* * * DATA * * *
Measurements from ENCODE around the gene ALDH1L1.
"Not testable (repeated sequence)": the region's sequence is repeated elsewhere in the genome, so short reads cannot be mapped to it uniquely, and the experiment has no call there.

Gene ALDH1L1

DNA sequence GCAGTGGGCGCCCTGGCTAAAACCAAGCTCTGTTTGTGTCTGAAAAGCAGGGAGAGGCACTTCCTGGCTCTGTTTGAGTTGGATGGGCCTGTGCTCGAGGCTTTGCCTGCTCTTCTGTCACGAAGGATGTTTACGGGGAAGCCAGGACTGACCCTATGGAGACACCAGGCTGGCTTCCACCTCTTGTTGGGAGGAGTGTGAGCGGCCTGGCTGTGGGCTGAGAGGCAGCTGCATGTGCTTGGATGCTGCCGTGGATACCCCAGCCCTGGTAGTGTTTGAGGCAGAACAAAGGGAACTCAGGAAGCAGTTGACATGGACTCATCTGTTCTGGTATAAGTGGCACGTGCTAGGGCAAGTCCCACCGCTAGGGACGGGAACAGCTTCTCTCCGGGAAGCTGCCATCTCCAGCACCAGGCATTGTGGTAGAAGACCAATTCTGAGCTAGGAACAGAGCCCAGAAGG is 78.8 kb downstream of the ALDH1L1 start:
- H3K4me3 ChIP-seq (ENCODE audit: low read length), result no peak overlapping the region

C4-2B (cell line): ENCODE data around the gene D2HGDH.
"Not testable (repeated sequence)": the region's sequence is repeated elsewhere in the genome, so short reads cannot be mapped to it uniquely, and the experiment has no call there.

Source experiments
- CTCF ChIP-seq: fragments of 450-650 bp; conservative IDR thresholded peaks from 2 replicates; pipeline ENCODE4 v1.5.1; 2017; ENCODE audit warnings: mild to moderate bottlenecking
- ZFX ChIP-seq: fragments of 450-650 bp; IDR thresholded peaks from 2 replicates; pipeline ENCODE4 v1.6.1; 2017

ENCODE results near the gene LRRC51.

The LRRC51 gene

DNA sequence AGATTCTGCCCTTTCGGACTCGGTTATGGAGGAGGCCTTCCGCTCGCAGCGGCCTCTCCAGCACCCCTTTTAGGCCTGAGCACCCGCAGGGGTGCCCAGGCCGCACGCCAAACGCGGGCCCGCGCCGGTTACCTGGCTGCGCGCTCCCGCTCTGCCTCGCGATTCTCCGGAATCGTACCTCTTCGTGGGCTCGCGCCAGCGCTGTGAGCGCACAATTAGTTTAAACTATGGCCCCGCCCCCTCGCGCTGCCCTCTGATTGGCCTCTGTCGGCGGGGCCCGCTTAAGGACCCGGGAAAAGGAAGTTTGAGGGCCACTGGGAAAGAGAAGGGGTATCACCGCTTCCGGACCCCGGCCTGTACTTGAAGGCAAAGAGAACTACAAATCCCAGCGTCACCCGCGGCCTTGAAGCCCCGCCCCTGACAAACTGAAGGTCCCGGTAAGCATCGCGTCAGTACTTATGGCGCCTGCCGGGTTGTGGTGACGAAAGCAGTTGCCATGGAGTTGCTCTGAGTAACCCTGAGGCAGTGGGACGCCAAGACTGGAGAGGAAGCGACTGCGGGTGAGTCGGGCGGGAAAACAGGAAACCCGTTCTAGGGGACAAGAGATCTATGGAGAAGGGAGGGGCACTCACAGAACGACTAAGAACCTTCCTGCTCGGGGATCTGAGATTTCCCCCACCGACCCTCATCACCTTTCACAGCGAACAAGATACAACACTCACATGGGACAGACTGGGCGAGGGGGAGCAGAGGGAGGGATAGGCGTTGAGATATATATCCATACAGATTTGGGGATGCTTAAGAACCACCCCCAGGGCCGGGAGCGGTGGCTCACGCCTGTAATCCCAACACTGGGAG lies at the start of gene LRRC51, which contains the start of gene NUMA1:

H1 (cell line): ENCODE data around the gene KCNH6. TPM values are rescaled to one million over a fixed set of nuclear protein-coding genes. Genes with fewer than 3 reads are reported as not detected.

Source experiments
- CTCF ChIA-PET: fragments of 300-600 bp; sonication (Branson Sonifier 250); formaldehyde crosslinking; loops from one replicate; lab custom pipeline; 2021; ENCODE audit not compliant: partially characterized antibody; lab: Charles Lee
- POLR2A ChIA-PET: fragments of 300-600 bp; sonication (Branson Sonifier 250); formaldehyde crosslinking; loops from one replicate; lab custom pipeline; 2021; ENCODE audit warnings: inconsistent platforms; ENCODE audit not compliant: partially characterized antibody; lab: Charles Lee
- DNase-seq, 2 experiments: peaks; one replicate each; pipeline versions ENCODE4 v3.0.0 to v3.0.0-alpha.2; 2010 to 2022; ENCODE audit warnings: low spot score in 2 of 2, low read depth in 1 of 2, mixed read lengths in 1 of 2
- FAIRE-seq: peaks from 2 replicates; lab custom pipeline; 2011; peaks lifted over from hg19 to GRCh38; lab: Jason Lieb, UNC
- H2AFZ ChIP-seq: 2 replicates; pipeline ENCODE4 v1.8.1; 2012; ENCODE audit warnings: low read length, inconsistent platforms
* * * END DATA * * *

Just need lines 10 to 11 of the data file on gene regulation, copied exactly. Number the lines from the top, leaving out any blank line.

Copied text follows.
- ZFX ChIP-seq: fragments of 450-650 bp; IDR thresholded peaks from 2 replicates; pipeline ENCODE4 v1.6.1; 2017

ENCODE results near the gene LRRC51.